Typically both type trawlers have a large fuel and water capacity to enable extended cruising and offer wonderful interior live
aboard space and creature comforts that are simply unmatched by any other type pleasure vessel
of the same size.

             Full displacement vs semi displacement & What the difference means to you:

       The full displacement trawler is designed to direct all its power to pushing your vessel forward through the water, whereas a
semi displacement hull is
designed to lift the bow as well as push your vessel through the water. Therefore, much of vessels energy
(and therefore
fuel economy) is used "lifting the bow" the bow of the vessel out of the water, rather than moving it more smoothly
through the water. The semi displacement trawler is engineered to provide its owner with more speed - but speed comes with the
sacrifice of fuel efficiency.

       The full-displacement trawler is built for 8-10 knots sustained cruising speed (barely faster than a sailboat).
It will burn much less fuel at its recommended cruising speed and is second in fuel efficiency only to a sailboat. The semi displacement
trawler, along with cabin cruisers were designed for higher cruising speeds in the 1
8-24 knot sustained cruising range and are not very
economic vessels for long distance cruising.


       The "problem" with a semi displacement Trawler is - actually, there is no problem if you can afford the fuel. Most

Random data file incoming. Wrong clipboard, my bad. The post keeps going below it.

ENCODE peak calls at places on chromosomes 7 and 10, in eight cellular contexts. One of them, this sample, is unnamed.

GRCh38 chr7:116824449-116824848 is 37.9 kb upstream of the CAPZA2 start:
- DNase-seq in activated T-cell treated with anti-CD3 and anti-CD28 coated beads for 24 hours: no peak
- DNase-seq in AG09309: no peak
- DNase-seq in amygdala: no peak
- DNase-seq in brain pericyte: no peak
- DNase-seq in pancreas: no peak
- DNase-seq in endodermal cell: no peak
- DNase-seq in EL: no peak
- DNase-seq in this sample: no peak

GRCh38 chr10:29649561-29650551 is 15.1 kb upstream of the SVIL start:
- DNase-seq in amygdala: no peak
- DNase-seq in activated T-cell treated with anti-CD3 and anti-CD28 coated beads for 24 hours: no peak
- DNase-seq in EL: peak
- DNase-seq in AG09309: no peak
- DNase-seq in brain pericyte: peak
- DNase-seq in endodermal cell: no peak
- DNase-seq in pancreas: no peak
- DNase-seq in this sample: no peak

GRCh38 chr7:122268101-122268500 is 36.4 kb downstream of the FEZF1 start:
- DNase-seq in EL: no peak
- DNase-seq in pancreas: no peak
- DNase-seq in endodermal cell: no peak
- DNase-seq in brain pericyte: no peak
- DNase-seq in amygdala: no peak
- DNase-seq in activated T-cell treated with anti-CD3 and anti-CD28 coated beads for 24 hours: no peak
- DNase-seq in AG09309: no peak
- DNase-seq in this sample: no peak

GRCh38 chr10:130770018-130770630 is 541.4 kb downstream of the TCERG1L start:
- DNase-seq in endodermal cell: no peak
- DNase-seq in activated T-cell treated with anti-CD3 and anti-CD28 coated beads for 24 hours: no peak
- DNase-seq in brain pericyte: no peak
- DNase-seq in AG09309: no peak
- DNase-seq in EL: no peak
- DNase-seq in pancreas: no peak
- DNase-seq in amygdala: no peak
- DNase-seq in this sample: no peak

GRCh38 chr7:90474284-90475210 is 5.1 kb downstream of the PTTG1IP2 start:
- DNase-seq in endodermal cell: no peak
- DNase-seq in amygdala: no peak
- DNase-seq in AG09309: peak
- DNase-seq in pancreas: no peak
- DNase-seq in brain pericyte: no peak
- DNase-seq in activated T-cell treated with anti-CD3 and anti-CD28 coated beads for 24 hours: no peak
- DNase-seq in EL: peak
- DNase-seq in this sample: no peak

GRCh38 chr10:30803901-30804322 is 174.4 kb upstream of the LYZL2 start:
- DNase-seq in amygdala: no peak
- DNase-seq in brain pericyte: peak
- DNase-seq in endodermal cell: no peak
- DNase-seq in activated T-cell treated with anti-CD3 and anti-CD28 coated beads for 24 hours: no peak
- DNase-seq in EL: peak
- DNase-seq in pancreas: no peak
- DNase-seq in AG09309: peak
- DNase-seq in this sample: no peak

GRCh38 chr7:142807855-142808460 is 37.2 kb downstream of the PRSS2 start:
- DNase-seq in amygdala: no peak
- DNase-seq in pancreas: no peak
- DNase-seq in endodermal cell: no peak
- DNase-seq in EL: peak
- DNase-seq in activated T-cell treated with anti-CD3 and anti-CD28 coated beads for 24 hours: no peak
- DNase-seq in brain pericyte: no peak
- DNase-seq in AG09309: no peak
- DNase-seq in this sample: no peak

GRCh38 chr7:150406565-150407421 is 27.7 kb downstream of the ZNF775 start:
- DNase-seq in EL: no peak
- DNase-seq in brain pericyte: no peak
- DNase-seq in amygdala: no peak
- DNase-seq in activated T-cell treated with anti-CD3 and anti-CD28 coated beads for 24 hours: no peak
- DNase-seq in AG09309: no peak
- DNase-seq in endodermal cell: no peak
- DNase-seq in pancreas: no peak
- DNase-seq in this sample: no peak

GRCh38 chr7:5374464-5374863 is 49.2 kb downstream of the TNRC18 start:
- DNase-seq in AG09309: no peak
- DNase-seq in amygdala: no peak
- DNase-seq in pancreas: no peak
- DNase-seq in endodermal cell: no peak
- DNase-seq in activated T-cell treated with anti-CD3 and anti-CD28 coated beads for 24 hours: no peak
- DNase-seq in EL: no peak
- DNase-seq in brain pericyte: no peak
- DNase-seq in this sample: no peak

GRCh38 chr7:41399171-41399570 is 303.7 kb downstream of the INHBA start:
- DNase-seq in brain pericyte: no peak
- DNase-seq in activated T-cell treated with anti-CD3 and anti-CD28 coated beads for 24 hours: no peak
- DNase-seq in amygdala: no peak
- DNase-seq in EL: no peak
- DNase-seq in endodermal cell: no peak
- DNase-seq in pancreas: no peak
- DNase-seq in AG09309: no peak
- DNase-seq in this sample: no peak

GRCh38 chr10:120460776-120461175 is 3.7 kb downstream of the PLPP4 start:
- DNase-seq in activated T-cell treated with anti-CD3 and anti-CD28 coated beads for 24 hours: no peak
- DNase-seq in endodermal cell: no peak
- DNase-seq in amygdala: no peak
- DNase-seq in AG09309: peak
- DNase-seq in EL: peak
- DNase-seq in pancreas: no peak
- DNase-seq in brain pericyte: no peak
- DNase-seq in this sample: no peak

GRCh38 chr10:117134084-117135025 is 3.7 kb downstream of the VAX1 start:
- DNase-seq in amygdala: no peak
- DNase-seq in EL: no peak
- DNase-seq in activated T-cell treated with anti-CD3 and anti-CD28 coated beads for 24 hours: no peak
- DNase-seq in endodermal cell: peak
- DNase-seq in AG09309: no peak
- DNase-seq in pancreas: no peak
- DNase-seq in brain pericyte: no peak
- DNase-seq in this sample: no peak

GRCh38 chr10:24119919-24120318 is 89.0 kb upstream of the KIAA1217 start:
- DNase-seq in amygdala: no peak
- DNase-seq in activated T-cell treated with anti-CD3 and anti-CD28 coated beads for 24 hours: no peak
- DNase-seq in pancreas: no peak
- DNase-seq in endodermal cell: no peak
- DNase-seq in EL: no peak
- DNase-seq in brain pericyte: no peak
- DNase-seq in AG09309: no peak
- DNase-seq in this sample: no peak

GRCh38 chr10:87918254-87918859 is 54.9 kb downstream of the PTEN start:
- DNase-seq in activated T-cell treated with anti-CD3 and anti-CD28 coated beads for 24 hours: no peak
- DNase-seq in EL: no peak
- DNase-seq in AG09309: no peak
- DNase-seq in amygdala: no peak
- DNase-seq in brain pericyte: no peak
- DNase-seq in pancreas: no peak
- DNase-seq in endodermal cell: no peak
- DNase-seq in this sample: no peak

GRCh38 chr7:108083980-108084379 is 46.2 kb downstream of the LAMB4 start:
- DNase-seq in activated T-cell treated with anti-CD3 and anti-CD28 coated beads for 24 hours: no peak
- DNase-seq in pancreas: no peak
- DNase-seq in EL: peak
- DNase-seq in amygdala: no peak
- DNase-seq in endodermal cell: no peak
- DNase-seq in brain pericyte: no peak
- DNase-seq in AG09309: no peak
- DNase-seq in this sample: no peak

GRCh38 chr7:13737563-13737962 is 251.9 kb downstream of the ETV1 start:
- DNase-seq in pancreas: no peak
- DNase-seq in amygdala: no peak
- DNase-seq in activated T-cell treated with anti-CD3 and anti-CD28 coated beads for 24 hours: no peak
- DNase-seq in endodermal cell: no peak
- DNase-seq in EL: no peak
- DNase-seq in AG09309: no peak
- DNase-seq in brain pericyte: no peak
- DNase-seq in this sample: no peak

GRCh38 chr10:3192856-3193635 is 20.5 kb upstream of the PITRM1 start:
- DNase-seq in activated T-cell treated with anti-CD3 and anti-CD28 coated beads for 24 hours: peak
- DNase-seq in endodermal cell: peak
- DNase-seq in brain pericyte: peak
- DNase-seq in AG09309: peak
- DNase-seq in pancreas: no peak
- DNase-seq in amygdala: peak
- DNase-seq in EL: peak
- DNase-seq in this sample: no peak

semi displacement trawlers come with twin engines, so the problem with fuel efficiency is actually three fold:
     
  1. You have a vessel that uses a good amount of energy to lift it's bow rather than move it forward.
      
 2. You have twin engines, and believe me, 2 engines = 2 x the money, 2 x the maintenance, 2 x the trouble and 4 x
the fuel.
    
   3. You have speed available. This is why you will burn 4 x the fuel instead of just 2 x the fuel. When cruising
America's Great Loop, speed is not necessary. In fact, it is why most Loopers run aground or find themselves in trouble.
Fact is, if you have available speed, you will use it. Think on this: when you take a long distance road trip, do you
maintain the speed limit? Or do you exceed it, say 10 mph or more?

       
Now convert that to your boat. Think about cruising 8 hours a day at 10 mph. After about 30 minutes of that, you realize
your moving at a snails pace. If you are in a "full displacement" vessel or motoring in a sailboat - you can't go any faster. If you
are in a "semi displacement" vessel, you can give it a little gas and double your speed.
       This is why you will burn 4 x the fuel. Two engines running 9 mph will be 2 x the fuel as one. Now bump your speed up to
a comfortable 18 mph and your burning 4 x the fuel.


     
  Now, having said that - Make no mistake about it, Trawlers are fantastic live aboard & long distance cruising
boats. In
the 28 - 38 foot range: trawlers make excellent live aboard vessels for a cruising couple. Trawlers in this range:
are easy for a couple to handle and very
roomy and comfortable for their size.
The Great Loop Boat - Part 1.   
    Some would have us believe cruising America's Great Loop is ONLY for the rich.